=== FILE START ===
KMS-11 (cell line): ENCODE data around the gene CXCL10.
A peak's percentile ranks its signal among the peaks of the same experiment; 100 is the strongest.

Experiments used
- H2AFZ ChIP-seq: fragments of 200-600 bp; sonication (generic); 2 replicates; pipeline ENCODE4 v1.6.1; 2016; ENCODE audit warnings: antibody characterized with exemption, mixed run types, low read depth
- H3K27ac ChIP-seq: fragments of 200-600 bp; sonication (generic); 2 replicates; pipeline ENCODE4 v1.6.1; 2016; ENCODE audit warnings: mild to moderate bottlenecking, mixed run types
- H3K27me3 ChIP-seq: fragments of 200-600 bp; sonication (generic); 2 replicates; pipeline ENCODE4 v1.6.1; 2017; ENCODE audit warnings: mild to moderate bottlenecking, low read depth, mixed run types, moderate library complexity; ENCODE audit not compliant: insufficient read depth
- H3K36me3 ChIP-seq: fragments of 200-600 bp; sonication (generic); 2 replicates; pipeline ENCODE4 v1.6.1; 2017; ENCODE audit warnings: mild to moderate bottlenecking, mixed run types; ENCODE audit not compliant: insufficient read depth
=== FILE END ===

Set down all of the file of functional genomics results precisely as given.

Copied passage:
KMS-11 (cell line): ENCODE data around the gene CXCL10.
A peak's percentile ranks its signal among the peaks of the same experiment; 100 is the strongest.

Experiments used
- H2AFZ ChIP-seq: fragments of 200-600 bp; sonication (generic); 2 replicates; pipeline ENCODE4 v1.6.1; 2016; ENCODE audit warnings: antibody characterized with exemption, mixed run types, low read depth
- H3K27ac ChIP-seq: fragments of 200-600 bp; sonication (generic); 2 replicates; pipeline ENCODE4 v1.6.1; 2016; ENCODE audit warnings: mild to moderate bottlenecking, mixed run types
- H3K27me3 ChIP-seq: fragments of 200-600 bp; sonication (generic); 2 replicates; pipeline ENCODE4 v1.6.1; 2017; ENCODE audit warnings: mild to moderate bottlenecking, low read depth, mixed run types, moderate library complexity; ENCODE audit not compliant: insufficient read depth
- H3K36me3 ChIP-seq: fragments of 200-600 bp; sonication (generic); 2 replicates; pipeline ENCODE4 v1.6.1; 2017; ENCODE audit warnings: mild to moderate bottlenecking, mixed run types; ENCODE audit not compliant: insufficient read depth